(When You’ve Done Nothing and Know Nobody)
If you’ve decided you want to become a freelance writer, sooner or later you’re going to have to work out how to build a writing portfolio and get clients.
To get clients you need to be able to prove you can produce good work, and to do that you need a writing portfolio.
Because lots of would-be writers don’t know how to build a writing portfolio, this often sorts the wheat from the chaff very early on. This is when it would be oh-so-easy to retreat back to good old predictability and give up on your dream of becoming a freelance writer.
So potentially brilliant writers fall at the very first hurdle, but you – yes that’s you – are going to get back up and this time get a bit more creative about it.
>> Get the exact steps I took to create my own writing portfolio, as well as the top sites to get paid writing work when you’re first starting out in this FREE ebook.)
How to build a writing portfolio: Stop thinking like an employee
First of all, you’ve got to get into a positive but realistic mind-set. You’re basically in the same situation as when you went for your first salaried job all that time ago.
Remember? The job advert said they needed someone with experience, but this was your first job so you didn’t have any yet. Of course you would have just as soon as they gave you the damn job, etc etc – and round and round it went. It was a nightmare and you either settled for a job you didn’t particularly like or you improvised a bit.
Thankfully, the modern freelance writer happens to belong to an exclusive club where members make their own luck and control their own destiny. Unlike the frustrating position of having to be given a job in order to gain experience, people who strike out on their own only need to go out and get it.
It’s a different way of thinking and working and it’s something every new freelancer needs to get used to pretty quickly.
How to build a writing portfolio: Start small
It’s unlikely you’ll get paid much for your writing in the beginning so be prepared for this. What I’m about to share is how to build a writing portfolio so you can showcase your work and go on to earn money from your writing – not how to earn lots of money from the outset. This is not a ‘get-rich-quick’ scheme after all.
You’ll likely know that there’s a website called fiverr.com. Here, you can create a free listing of something you would do for a fiver (keep it clean people). For example you might create an gig stating: “I will write a 500 word blog post for your small business website.”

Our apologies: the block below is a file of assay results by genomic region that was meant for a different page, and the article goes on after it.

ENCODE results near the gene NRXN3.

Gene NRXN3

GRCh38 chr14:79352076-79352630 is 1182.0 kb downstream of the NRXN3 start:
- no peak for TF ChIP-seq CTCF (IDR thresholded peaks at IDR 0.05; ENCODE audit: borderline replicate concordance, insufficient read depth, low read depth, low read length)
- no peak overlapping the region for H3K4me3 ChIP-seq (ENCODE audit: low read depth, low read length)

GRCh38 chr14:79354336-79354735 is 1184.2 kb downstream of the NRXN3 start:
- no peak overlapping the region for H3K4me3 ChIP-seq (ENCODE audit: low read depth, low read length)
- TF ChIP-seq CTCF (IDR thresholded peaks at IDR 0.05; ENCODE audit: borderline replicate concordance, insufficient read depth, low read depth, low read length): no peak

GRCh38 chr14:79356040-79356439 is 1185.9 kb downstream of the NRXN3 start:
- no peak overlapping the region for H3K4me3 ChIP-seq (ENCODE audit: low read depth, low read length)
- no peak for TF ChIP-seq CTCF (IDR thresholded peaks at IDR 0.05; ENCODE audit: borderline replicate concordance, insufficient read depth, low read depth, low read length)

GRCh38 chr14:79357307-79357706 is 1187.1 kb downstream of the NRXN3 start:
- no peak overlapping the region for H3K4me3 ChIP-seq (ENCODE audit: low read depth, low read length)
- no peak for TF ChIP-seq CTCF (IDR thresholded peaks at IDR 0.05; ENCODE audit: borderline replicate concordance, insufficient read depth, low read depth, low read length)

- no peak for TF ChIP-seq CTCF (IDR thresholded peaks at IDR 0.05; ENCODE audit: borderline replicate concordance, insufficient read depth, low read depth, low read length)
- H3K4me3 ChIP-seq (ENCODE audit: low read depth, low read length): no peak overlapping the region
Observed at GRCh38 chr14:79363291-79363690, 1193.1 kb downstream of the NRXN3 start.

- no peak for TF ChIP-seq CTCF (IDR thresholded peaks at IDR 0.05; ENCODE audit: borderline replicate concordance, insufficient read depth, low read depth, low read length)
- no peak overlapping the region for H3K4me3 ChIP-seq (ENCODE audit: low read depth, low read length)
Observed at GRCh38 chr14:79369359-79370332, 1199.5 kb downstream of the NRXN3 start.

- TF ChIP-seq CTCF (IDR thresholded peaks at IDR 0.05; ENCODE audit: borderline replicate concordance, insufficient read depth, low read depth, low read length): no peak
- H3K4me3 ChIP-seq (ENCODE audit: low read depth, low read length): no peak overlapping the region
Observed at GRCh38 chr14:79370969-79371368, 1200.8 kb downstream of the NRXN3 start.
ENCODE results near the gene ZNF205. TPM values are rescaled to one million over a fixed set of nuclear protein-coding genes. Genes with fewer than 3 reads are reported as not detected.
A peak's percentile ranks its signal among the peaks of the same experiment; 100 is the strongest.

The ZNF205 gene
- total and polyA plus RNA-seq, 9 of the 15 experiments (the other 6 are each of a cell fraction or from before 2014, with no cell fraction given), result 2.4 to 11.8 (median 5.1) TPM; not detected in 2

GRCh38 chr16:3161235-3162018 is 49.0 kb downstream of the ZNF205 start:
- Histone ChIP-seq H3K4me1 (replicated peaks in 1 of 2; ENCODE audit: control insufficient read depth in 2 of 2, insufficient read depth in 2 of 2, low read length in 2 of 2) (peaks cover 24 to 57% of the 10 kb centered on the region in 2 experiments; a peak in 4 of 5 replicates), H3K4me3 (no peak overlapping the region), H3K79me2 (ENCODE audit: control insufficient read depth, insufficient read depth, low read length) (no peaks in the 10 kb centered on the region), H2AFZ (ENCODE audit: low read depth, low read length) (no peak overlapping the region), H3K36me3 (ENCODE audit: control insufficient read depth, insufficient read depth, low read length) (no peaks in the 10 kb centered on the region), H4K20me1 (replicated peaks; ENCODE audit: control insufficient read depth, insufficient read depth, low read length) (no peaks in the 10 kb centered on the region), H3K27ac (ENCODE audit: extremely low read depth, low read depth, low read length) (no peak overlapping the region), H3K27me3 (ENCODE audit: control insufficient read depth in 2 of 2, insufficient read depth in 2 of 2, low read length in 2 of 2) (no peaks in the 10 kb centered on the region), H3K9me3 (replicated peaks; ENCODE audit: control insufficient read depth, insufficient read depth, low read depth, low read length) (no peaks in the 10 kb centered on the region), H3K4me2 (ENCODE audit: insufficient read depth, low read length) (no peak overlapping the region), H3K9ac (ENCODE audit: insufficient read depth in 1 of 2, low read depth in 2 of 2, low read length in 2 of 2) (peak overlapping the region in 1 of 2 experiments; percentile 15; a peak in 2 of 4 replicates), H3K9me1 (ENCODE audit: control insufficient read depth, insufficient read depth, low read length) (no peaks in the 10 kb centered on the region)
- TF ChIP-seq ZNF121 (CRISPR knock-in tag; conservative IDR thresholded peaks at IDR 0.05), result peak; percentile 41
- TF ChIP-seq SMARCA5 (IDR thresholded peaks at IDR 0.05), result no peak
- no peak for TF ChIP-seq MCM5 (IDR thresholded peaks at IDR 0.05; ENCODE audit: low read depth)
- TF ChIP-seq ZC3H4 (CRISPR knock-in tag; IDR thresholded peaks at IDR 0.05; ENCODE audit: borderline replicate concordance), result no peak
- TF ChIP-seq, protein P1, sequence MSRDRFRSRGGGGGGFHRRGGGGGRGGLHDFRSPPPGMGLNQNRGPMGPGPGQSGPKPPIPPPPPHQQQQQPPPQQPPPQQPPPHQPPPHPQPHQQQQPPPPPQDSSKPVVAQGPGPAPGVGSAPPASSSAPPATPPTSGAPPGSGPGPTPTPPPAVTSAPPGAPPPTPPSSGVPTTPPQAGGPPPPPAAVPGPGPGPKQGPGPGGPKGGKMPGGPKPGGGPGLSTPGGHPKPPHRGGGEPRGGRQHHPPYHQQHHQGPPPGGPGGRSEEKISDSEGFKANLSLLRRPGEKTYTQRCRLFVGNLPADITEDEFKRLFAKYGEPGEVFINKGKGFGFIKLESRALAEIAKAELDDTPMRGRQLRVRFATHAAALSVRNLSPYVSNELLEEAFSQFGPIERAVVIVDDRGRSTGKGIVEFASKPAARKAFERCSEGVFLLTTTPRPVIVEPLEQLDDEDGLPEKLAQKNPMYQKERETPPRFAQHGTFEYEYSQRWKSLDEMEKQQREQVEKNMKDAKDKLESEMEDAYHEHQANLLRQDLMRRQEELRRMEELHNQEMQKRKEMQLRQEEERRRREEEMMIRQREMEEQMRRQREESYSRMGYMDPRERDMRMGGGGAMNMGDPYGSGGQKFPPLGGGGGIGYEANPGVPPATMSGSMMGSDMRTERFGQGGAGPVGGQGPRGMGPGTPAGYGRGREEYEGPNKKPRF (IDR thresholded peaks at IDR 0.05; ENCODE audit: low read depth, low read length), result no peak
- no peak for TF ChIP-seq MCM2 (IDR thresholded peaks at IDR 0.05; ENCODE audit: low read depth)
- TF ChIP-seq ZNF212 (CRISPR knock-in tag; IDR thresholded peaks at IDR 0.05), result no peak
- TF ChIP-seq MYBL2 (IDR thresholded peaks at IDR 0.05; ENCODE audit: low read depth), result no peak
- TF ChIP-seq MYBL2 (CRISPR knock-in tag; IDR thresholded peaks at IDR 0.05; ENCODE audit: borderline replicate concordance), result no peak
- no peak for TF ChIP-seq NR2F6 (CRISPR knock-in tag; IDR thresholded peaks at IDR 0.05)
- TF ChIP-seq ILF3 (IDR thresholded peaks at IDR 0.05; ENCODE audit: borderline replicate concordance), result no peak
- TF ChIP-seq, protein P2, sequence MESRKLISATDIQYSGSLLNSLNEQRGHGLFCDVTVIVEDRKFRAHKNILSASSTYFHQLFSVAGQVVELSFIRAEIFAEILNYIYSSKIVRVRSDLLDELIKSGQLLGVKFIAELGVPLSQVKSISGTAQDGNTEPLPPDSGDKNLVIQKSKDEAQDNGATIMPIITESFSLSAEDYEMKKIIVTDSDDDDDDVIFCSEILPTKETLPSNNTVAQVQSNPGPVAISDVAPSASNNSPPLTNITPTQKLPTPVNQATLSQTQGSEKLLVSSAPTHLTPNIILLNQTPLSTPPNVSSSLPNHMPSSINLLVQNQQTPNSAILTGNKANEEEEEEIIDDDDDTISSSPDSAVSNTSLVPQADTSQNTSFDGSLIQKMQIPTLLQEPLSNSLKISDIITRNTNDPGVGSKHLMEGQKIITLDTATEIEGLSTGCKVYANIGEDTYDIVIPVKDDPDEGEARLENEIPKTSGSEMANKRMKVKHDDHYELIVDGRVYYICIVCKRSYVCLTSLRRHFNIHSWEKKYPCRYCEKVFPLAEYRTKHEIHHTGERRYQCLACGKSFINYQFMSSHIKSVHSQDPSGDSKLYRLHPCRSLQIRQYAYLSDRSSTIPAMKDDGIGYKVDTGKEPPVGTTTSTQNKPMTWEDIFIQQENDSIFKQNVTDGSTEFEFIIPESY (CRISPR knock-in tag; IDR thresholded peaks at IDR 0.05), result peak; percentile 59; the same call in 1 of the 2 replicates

When I first started out I had no idea how to build a writing portfolio but I put up a post on the UK version of fiverr.com (fivesquids.co.uk) and a few ‘jobs’ came straight in (which is just plain good for morale at the beginning of a freelance writer’s career). I completed the work as though I was being paid properly for it and sent it back.
But it didn’t end there – and here’s the important bit – I wrote a note with my completed work saying if they wanted me to revise or add anything I’d be only too happy to do so. Then, before I signed off, I added:
If you're happy with my work please leave positive feedback for me on the site. If you're happy for me to include my work within my portfolio please state when and where my work will be published. Please also let me know if I can help with any other work you may have coming up.
If they’re happy with your work none of the above is going to be a problem for them. OK, so you’re not getting paid what you’re worth at this stage but this exercise is not about that – forget the fiver!
You’re building a portfolio of work here so you can get clients in the future. What’s more, it’s satisfying to complete the work (you’re still writing after all) and you’re building not only a portfolio, but also potential contacts.
Of course this isn’t the only way to build a writing portfolio. It is however a simple and effective way for absolute beginners, and one that also provides you with much needed confidence and practice at your craft. You’ll soon find you’ve written about all sorts of topics for various mediums and have a good amount of work for your portfolio to showcase on your upcoming website or blog.
It’s at this stage that you can happily delete all traces of yourself from the fiver-type websites and get out of there – fast!
Onwards and upwards, mon amigos.
Image courtesy of Alexandre Duret-Lutz via Flickr. Text added.